The drive to Harlow is only about 20 minutes and it was good to be behind the wheel and to see what was going on in the big wide world. The M11 was fairly quiet so I was surprised at how busy Harlow was, where was everyone going?
Anyway before long we arrived at the business park where the therapist is based and as part of the avoidance strategy she had suggested that I use the Fire Escape to enter the building to avoid bumping into anyone. This I did, although it felt like I was sneaking into the building for some more nefarious purpose!
The therapist was waiting at the top of the stairs, we said our hello’s and she showed me to her consulting room which was close to the fire exit so it made sense to enter the building this way. I was masked up and wearing gloves as was she.
We had done a video call on Friday which covered all the questions she needed to ask and so it was straight down to the acupuncture. I stripped off my t-shirt and was asked to lie facedown on the consulting bed.
I made myself comfortable and she was quick to start sticking the acupuncture needles in me. She placed needles in my back, my ankles, my wrists and two in my head. I never felt a thing apart from the touch of her hands as she positioned the needles. She used a total of 18 needles.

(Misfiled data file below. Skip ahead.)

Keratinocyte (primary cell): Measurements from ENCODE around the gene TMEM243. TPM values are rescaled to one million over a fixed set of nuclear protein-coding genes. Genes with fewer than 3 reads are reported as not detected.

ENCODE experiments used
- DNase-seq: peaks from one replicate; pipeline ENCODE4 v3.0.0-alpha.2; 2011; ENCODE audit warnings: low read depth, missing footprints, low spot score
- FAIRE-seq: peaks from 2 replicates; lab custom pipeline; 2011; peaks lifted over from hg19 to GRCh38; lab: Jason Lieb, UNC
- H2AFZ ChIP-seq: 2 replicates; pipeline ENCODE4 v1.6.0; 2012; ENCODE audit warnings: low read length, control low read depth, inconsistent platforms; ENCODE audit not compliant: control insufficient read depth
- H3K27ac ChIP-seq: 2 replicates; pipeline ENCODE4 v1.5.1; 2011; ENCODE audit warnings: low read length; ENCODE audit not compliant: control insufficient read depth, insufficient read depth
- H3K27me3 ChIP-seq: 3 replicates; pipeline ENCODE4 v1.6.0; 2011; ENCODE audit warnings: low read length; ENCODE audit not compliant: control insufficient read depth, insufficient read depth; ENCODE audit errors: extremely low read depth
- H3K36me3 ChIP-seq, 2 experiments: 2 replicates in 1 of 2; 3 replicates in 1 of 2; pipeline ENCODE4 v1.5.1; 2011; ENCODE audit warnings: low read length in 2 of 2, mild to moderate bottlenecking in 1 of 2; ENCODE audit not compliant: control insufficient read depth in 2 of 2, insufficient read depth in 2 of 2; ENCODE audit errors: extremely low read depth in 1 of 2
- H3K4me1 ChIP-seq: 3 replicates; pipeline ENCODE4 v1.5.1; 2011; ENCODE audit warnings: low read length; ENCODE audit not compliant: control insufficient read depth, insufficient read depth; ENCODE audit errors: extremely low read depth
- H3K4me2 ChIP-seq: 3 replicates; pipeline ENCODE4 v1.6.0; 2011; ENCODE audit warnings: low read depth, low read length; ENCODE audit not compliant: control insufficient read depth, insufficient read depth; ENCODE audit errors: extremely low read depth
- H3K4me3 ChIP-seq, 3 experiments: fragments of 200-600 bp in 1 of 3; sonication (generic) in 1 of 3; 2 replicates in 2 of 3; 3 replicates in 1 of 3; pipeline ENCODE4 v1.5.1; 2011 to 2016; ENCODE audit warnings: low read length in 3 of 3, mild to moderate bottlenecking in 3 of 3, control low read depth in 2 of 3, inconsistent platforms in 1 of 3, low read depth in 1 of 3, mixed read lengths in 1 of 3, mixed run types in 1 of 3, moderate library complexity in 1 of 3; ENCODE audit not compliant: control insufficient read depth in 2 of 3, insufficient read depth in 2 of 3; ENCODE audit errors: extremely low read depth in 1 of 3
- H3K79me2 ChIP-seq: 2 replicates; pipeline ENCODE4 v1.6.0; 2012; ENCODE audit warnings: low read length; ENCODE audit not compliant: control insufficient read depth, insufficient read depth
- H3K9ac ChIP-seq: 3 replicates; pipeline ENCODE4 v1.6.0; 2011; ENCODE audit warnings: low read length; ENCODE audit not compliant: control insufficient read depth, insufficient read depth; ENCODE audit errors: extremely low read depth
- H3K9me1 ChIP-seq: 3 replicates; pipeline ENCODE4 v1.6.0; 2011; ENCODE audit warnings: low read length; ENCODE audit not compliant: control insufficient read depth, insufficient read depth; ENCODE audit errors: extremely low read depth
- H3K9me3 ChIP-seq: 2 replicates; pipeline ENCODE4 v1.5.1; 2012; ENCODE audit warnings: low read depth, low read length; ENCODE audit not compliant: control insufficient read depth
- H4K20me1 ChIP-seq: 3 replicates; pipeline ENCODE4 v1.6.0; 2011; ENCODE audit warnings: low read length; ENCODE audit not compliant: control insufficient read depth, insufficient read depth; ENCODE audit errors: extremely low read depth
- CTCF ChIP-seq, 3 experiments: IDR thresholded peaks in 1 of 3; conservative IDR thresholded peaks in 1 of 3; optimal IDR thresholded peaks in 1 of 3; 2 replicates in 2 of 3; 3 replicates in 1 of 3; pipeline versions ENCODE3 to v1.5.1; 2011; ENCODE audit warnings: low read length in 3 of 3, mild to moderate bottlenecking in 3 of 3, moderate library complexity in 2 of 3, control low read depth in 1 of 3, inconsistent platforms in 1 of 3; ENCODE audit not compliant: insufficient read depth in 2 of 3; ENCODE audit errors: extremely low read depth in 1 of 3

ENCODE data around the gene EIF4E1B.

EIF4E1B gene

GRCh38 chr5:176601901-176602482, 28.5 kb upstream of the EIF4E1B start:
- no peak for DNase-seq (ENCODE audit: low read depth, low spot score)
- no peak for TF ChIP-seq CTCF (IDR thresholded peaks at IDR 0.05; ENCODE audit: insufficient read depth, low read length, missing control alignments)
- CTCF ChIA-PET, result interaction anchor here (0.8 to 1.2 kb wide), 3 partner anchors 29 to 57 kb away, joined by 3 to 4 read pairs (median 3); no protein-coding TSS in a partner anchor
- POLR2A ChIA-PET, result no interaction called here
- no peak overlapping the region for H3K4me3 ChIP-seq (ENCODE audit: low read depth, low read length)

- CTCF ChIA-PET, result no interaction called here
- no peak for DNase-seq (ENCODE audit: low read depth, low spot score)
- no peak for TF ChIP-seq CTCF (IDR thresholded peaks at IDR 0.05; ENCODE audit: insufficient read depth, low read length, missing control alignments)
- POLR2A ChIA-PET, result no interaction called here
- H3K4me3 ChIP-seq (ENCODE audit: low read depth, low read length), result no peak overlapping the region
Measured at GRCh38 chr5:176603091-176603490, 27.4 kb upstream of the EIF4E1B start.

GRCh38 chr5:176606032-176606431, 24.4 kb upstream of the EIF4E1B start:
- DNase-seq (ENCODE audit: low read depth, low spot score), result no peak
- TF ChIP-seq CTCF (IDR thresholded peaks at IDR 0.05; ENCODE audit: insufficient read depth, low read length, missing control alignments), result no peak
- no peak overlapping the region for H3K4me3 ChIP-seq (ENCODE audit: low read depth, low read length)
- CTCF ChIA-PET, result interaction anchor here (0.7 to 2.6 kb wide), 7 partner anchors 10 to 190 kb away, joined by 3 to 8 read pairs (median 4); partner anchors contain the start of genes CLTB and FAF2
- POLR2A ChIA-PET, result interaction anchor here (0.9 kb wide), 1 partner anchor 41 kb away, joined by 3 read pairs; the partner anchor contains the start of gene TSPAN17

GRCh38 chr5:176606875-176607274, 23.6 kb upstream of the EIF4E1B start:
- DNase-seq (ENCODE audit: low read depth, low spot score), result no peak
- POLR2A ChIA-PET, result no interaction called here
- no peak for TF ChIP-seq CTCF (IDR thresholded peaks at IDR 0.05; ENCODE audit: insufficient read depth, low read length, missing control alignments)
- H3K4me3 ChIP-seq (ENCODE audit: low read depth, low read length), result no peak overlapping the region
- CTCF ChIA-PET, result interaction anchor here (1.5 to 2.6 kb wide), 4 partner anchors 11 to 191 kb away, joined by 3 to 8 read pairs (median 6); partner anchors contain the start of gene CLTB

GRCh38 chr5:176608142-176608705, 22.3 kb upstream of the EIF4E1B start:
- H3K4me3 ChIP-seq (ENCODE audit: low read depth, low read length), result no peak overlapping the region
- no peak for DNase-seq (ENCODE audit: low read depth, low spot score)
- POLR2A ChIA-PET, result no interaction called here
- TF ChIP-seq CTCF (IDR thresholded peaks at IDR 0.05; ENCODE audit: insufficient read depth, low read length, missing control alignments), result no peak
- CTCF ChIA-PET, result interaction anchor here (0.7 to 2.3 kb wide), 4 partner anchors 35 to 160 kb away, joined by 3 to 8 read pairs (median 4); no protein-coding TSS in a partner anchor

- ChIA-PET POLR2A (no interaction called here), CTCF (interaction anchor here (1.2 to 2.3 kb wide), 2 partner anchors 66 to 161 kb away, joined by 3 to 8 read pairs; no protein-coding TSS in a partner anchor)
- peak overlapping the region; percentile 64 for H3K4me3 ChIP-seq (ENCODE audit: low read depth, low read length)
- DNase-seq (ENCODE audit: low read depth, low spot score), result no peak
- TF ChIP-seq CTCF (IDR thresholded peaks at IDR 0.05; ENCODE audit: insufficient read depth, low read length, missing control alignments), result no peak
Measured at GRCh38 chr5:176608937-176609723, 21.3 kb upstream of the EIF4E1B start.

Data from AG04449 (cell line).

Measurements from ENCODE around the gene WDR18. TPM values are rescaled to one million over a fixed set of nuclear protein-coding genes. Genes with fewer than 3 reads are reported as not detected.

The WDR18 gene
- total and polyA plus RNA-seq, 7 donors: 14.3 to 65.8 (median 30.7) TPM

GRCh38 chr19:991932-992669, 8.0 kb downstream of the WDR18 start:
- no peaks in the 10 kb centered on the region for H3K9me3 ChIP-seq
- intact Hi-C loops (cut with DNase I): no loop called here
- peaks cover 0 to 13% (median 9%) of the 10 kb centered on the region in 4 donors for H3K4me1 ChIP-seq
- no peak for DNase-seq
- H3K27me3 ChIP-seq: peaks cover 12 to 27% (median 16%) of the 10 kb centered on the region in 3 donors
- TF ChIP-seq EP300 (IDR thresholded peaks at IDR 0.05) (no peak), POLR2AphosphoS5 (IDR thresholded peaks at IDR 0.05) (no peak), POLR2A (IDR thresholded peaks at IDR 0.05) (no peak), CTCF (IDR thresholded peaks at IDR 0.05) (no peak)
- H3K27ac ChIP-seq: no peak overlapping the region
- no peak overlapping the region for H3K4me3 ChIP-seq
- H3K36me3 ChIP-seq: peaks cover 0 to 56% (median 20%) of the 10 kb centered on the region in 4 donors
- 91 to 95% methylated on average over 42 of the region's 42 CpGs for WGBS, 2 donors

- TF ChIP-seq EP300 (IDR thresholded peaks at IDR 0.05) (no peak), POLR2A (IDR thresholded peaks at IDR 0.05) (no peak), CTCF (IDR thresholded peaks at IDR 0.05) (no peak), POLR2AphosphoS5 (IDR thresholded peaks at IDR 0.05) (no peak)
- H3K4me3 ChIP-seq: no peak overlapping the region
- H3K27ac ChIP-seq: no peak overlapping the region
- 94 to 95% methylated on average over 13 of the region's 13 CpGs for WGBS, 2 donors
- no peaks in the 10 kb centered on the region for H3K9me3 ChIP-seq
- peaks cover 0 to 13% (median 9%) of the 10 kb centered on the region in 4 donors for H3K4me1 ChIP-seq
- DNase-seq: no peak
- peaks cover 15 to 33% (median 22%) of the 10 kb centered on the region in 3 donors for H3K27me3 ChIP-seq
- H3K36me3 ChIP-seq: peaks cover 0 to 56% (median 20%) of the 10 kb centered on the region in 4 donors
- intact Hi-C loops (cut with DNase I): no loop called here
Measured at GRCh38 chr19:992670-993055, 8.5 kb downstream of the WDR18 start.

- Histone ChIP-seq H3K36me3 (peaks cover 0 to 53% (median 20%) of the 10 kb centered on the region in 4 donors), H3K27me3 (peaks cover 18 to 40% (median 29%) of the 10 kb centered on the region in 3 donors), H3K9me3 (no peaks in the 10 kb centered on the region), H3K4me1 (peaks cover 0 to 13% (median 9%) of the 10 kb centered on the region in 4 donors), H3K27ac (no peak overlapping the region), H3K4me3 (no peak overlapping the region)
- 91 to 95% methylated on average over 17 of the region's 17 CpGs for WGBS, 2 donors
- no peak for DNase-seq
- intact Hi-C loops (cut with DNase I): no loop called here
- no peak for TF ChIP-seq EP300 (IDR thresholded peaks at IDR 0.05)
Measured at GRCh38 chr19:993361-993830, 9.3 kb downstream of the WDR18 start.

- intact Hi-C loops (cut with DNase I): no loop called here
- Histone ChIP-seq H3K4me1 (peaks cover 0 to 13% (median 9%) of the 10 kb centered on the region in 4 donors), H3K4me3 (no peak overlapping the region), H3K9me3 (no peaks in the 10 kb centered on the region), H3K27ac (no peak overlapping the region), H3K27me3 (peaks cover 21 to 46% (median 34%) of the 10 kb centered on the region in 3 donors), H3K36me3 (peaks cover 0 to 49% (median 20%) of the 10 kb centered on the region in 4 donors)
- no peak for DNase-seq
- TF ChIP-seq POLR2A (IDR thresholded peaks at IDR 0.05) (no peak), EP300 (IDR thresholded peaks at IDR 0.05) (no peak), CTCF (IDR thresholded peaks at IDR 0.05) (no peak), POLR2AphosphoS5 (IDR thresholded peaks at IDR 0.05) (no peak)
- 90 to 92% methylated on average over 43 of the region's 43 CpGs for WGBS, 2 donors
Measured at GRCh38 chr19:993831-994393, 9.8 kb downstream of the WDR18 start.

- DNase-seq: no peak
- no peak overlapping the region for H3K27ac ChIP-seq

And remaining 4 were in my wrists.
And now there was nothing else to do apart from lie there and trying to relax. I was still wearing a facemask and so my face felt really hot but apart from that I closed my eyes and enjoyed the time of enforced relaxation.
One other thing happened and that was she cut my ear to let it bleed a little, she said this would help with controlling my body temperature and so help with the hot flushes that I experience.
One observation she made was that my back looked quite red, she asked if I had had the heated seat on in the car which I hadn’t. The picture below shows the redness around my lower spine. I can only assume that this is caused by the Lutetium treatment I have had or the Vertebroplasty procedure, perhaps it’s some kind of bruising. You may also be able to see a reddish square in the middle of my back, I think this is where I have had radiotherapy in the past, although that is nearly a year ago now do surprised it is still there.
Then soon it was time for the needles to come out and once more I never felt a thing.
A quick chat about my bowels followed and a warning that I might feel tired and I was ready to go. I booked another appointment for the following Saturday and I was off. I felt relaxed and at ease, my back felt less tense and only time would tell if the acupuncture has brought any benefits.
The therapist is also a herbalist and so I will be talking to her about that and where it might be able to help. She thought that it would help with my bowels which are a bit mixed up due to the steroids that I am on and she thought it a more natural approach than taking the Movicol which I take every evening.